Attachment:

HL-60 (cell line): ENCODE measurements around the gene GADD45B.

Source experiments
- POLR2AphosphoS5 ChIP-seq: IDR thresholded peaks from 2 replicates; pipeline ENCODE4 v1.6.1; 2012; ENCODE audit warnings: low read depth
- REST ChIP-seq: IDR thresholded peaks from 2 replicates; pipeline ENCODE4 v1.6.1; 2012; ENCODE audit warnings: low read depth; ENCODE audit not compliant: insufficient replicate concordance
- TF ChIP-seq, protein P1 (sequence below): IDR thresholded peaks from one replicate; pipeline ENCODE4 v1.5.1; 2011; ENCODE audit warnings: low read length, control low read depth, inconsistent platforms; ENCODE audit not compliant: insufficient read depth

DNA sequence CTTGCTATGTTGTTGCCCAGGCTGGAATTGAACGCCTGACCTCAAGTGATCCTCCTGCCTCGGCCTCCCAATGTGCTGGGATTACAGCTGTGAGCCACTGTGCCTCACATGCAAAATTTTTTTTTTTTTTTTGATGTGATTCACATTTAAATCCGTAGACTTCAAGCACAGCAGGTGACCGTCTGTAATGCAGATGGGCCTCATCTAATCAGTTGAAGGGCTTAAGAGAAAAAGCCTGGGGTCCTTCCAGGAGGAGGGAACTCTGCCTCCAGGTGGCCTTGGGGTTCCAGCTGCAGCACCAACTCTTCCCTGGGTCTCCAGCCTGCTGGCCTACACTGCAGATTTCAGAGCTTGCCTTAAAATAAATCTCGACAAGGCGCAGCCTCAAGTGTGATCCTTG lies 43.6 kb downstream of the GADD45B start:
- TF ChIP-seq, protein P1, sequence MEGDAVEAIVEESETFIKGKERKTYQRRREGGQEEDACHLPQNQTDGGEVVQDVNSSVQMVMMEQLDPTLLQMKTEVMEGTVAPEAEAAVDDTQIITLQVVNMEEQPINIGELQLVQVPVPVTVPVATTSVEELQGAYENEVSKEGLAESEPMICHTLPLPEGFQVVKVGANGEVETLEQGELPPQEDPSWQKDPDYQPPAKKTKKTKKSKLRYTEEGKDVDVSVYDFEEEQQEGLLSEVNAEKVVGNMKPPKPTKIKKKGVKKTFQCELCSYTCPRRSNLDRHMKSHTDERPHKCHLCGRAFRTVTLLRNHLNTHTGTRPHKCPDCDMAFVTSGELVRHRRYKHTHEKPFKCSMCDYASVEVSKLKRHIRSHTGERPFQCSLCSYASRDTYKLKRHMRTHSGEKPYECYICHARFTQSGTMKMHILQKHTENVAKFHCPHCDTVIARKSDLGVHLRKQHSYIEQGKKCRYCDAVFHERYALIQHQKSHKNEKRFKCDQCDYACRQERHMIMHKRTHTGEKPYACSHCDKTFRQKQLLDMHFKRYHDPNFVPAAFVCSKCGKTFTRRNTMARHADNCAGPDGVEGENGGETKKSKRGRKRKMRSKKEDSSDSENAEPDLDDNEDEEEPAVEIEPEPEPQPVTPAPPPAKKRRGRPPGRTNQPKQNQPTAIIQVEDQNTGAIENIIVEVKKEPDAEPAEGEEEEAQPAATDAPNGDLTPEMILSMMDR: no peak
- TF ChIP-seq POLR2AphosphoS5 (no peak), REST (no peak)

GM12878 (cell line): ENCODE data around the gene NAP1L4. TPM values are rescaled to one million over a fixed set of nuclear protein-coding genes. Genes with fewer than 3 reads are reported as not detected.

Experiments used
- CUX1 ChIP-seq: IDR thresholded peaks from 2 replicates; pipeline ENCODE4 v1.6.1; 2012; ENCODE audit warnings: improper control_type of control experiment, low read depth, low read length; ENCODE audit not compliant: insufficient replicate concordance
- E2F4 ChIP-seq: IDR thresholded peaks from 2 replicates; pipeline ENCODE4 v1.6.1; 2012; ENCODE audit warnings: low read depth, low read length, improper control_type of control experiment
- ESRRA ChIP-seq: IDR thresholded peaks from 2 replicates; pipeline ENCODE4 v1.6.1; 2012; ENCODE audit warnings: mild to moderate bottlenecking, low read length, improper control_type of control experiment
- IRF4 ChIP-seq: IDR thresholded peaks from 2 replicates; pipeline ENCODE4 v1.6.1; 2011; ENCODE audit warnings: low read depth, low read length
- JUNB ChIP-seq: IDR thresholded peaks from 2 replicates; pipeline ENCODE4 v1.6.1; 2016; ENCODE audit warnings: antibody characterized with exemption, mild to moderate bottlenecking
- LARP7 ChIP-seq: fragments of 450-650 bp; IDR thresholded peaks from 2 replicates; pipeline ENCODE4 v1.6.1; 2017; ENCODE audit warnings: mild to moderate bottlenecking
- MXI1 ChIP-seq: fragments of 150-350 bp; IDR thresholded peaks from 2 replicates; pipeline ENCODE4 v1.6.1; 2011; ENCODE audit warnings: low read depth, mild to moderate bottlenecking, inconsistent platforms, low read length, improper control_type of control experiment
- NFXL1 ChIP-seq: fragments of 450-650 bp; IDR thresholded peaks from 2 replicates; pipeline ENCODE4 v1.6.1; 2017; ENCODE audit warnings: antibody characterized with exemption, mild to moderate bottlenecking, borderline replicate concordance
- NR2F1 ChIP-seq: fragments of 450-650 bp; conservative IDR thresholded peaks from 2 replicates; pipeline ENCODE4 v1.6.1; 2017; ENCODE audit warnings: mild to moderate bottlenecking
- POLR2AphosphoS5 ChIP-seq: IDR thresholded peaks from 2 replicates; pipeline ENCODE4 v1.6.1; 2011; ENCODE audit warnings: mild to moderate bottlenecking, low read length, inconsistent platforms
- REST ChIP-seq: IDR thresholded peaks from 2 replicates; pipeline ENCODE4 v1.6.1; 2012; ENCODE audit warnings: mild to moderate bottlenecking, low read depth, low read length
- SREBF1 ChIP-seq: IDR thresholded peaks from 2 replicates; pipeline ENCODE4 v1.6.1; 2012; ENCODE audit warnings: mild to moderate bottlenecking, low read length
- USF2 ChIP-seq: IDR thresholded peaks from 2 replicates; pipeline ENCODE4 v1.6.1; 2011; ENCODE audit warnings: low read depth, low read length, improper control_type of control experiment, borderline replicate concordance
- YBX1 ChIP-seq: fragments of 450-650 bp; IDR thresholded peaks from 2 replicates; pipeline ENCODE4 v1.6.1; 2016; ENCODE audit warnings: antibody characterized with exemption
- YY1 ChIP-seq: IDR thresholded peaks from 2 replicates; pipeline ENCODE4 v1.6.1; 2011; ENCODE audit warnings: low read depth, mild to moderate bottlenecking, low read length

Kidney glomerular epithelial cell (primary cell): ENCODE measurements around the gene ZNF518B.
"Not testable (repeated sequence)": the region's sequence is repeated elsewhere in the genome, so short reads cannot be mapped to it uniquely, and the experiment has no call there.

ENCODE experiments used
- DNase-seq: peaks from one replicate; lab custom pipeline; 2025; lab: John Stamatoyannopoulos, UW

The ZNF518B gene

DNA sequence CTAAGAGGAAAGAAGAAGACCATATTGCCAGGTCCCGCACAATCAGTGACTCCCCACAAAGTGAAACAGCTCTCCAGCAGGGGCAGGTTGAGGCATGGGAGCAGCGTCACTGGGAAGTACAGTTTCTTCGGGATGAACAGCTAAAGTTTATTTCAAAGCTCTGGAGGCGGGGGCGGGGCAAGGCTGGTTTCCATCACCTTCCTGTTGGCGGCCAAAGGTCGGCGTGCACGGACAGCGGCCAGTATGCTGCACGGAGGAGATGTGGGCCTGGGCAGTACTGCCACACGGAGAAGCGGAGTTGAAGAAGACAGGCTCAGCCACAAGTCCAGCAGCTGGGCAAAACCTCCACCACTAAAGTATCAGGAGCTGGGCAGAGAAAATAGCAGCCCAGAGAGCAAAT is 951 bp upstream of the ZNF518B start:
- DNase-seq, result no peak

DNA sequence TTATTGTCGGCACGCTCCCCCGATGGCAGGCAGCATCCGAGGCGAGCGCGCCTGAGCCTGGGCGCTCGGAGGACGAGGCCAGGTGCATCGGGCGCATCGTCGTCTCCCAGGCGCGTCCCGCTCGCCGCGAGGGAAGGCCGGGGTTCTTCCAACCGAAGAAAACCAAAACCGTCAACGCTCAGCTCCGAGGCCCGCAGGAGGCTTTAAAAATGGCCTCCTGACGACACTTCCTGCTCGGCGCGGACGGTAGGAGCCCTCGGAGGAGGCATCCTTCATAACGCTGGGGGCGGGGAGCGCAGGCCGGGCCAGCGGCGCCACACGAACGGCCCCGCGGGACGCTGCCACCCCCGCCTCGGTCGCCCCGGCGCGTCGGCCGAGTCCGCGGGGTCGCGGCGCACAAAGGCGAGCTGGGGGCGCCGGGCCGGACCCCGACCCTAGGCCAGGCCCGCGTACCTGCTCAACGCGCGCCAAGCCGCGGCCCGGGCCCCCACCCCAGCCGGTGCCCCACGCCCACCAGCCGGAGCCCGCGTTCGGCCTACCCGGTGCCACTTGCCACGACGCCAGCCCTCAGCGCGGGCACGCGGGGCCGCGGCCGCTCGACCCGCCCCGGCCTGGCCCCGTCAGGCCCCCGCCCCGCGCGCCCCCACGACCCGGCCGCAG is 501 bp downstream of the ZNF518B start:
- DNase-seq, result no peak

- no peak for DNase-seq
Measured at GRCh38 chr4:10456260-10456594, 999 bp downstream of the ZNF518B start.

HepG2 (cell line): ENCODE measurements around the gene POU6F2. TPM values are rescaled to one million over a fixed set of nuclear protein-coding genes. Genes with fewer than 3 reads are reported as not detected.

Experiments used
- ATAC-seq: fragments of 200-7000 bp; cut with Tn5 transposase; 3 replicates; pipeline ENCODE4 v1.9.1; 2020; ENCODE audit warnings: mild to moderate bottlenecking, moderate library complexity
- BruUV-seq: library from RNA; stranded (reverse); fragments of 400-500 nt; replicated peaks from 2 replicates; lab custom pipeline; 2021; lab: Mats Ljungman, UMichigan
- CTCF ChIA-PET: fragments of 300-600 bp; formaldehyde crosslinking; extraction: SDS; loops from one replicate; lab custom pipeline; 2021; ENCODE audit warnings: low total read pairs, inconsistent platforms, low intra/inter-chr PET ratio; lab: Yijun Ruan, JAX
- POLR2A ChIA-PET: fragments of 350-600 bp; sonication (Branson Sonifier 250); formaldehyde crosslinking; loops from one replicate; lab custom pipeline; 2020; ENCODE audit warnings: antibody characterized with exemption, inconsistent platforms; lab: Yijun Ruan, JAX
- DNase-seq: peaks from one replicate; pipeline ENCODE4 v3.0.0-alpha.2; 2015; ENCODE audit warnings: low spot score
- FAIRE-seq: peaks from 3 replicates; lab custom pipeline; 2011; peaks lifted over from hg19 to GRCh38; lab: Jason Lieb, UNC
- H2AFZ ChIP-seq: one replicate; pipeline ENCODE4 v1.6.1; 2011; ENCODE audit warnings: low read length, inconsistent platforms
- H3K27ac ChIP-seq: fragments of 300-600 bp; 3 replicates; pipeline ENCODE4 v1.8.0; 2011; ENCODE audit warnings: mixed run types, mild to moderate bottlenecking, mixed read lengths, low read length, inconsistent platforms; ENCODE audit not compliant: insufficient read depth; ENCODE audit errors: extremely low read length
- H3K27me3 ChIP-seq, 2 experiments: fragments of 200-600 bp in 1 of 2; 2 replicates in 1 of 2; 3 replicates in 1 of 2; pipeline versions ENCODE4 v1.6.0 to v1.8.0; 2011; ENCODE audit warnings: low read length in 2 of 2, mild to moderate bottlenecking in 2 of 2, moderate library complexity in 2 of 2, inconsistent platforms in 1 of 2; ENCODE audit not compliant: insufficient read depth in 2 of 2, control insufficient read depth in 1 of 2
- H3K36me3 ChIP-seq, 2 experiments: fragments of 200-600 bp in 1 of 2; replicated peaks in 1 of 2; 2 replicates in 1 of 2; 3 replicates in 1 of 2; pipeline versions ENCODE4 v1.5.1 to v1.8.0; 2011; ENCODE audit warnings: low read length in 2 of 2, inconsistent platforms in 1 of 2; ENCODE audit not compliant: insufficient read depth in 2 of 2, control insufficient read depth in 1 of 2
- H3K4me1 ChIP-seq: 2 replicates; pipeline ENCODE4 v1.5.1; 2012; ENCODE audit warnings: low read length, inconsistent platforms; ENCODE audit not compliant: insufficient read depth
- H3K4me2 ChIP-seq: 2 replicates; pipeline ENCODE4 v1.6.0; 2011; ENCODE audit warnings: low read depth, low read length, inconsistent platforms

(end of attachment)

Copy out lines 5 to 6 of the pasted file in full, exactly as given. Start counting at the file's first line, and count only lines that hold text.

- TF ChIP-seq, protein P1 (sequence below): IDR thresholded peaks from one replicate; pipeline ENCODE4 v1.5.1; 2011; ENCODE audit warnings: low read length, control low read depth, inconsistent platforms; ENCODE audit not compliant: insufficient read depth

DNA sequence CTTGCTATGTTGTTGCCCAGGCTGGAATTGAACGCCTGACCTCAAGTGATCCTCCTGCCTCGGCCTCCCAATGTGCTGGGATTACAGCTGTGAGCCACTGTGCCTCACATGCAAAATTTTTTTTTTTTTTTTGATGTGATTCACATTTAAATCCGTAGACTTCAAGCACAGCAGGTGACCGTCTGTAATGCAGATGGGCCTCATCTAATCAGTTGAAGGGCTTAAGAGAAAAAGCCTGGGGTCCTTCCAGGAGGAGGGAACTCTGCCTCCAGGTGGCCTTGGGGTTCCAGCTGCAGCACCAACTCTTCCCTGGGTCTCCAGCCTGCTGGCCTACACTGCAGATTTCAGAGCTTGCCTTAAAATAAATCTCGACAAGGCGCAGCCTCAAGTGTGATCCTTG lies 43.6 kb downstream of the GADD45B start: